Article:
For 24/7 Treatment Help Call:
Don't Wait. Get Help Now
All calls 100% confidential and free

How Long Does Rehab Last?

Published on May 5, 2021
How Long Does Rehab Last? | 30, 60, & 90 Day Rehab Programs

How long you stay in drug or alcohol rehab depends on your individual needs and the type of treatment you choose. There are both short-term and long-term rehab programs available, but there really is no one-size-fits-all amount of time.

Common Length Of Stay

While the length of different drug or alcohol rehab programs can vary greatly, there are some common program lengths. They include:

The length of stay can also be determined by how much time you need in detox and individual and group therapy, as well as how long you participate in aftercare services.

Length Of Detox

Detoxification or detox is the first step in treatment and the length of time depends on a variety of factors including: 

  • how much you used drugs or alcohol
  • how long you’ve been using
  • type of substance use disorder
  • how long withdrawal symptoms last
  • age and weight
  • physical health and mental health
  • whether or not you’ve gone through detox before

Because withdrawal symptoms vary, detox can last anywhere from three to ten days. Once the person is through detox, they can begin addiction recovery at an inpatient treatment center or an outpatient rehab facility.

Length Of Inpatient Treatment

Inpatient or residential treatment requires people to live at a treatment facility under supervision and monitoring. It can last between 28-90 days on average (although some last up to 6 months). 

Inpatient rehab likely includes both individual and group therapy, 12-step support groups, and other activities. The short-term programs usually last from 28-30 days and are recommended for people with mild addictions and access to a strong support group. 

The length of short-term programs can be extended by going to outpatient treatment after inpatient treatment wraps up.

Long-Term Drug Rehab Programs

Longer stay programs last from 30-90 days and are for those with more severe addictions or a dual diagnosis/co-occurring disorder. Longer programs include everything shorter ones do but therapists and doctors can go more in-depth with a patient.

Long-term programs may also include other levels of care outside of the residential treatment facility, including outpatient counseling, recovery meetings, and sober-living arrangements. 

Length Of Outpatient Treatment

Outpatient treatment can last much longer than inpatient because therapy sessions are scheduled around the person’s life.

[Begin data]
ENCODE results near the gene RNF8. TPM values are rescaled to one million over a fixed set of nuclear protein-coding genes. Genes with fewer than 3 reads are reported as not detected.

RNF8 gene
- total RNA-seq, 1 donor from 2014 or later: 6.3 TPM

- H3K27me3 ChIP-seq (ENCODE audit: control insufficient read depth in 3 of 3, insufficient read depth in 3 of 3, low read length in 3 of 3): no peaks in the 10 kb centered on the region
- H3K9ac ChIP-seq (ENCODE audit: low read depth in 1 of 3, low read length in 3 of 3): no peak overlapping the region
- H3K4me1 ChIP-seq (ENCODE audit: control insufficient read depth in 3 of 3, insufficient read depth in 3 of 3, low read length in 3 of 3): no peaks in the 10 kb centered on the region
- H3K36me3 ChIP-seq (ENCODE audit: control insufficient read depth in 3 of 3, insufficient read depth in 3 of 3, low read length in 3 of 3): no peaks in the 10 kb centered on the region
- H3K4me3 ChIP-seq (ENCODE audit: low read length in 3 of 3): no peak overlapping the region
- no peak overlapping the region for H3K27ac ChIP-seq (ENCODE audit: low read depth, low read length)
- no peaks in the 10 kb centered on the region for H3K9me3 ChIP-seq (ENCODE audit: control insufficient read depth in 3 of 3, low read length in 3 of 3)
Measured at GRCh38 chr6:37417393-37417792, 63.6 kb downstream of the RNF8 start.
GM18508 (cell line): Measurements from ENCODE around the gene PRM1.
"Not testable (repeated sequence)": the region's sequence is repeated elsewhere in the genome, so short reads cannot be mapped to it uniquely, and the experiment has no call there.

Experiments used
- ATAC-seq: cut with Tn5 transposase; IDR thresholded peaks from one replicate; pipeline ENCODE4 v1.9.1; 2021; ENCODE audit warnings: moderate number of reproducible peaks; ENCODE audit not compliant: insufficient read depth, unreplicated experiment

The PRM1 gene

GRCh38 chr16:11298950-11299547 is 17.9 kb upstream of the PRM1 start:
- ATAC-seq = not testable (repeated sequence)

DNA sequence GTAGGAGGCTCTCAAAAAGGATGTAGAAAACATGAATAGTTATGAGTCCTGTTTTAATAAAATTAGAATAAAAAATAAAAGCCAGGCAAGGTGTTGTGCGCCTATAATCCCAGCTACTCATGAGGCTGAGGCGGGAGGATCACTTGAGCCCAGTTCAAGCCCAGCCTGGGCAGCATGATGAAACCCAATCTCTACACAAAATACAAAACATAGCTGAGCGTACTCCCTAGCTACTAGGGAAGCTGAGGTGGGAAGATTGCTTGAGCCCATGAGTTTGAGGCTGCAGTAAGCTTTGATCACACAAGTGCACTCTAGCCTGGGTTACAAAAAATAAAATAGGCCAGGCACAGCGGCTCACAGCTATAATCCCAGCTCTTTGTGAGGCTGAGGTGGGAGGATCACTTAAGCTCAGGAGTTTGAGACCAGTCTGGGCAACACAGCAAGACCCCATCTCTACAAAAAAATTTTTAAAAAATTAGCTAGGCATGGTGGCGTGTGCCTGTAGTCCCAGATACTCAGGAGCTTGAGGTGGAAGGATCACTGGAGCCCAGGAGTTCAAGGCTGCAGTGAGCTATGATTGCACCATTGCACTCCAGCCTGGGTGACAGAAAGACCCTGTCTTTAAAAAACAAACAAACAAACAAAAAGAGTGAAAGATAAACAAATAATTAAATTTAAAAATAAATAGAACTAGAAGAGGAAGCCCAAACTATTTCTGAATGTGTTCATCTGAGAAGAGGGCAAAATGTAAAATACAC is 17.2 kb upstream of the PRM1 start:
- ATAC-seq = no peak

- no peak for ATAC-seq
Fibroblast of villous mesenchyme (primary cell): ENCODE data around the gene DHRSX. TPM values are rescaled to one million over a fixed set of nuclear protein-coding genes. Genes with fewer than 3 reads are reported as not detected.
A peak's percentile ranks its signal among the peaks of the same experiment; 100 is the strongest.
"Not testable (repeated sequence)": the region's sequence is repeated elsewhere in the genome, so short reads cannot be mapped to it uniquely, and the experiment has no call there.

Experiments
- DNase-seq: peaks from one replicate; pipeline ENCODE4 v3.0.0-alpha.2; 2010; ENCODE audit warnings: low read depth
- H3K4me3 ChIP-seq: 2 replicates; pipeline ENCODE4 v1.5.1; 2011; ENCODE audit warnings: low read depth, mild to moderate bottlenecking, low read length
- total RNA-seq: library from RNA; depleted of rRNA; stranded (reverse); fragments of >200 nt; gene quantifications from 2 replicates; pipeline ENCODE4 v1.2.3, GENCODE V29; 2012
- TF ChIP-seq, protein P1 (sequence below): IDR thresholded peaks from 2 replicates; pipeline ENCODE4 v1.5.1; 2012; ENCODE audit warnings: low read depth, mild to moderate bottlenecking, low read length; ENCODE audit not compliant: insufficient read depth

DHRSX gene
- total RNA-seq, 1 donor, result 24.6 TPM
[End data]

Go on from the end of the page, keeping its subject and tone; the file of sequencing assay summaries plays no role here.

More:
Treatment length also depends on the person’s needs and how much they have already progressed in addiction recovery. Outpatient treatment may be recommended after inpatient treatment, but it can be the primary treatment setting as well. 

Outpatient programs, on average, the last one to six months (or more) and consist of therapy that focuses on relapse prevention, life skills, support groups, and reinforcing learned coping mechanisms. 

Benefits Of Each Length Of Stay

No matter what length of treatment you pick, there are benefits for each length of stay.

Benefits of 30-Day Programs

A 30-day treatment program is good for those who don’t know where to start. You have time to go through physical withdrawal, begin learning relapse prevention strategies, focus on mental health issues, and work on family or relationship issues.

Thirty days is also easier to commit to. When you’re first deciding on whether to go to alcohol/drug rehab, 30 days could seem like a doable option. Insurance coverage is also likely for 30-day alcohol or drug addiction treatment.

Benefits Of 60-Day Programs

A 60-day program has the main benefit of giving the person more time and more support through the treatment process. You have time to practice healthy habits and relapse prevention strategies. Insurance may not cover this length of rehab program but many rehab centers have payment plans.

Benefits Of 90-Day Programs

90-day substance abuse treatment programs are most recommended because they give the person enough time to go through detox, therapy, and a complete treatment plan. 

It’s also been proven that the longer someone stays in treatment, the more likely they are to achieve long-term sobriety. 90-day programs can be a combination of inpatient and outpatient care, and the National Institute on Drug Abuse recommends this length as the best option. 

Benefits Of Outpatient Treatment

The main benefit of outpatient rehab programs is that you can stay home and practice recovery skills outside of addiction treatment. You can go to one or two sessions a week and go to support group meetings with very little inconvenience to your other responsibilities. 

Because of how to open outpatient treatment is, it’s recommended for people who have already been through inpatient treatment, are highly motivated to recover, or whose addictions are less severe. 

If you or a loved one is dealing with drug or alcohol addiction, you’re not alone. Call our helpline today to find out what treatment option is best for you.

Written by Ark Behavioral Health Editorial Team
This page does not provide medical advice.

National Institute on Drug Abuse (NIDA) - Principles of Effective Treatment
National Institute on Drug Abuse (NIDA) - Types of Treatment Programs
Substance Abuse & Mental Health Services Administration (SAMHSA) - Specialized Substance Abuse Treatment Programs
Substance Abuse & Mental Health Services Administration (SAMHSA) - Types of treatment

Questions About Treatment?

100% confidential. We respect your privacy.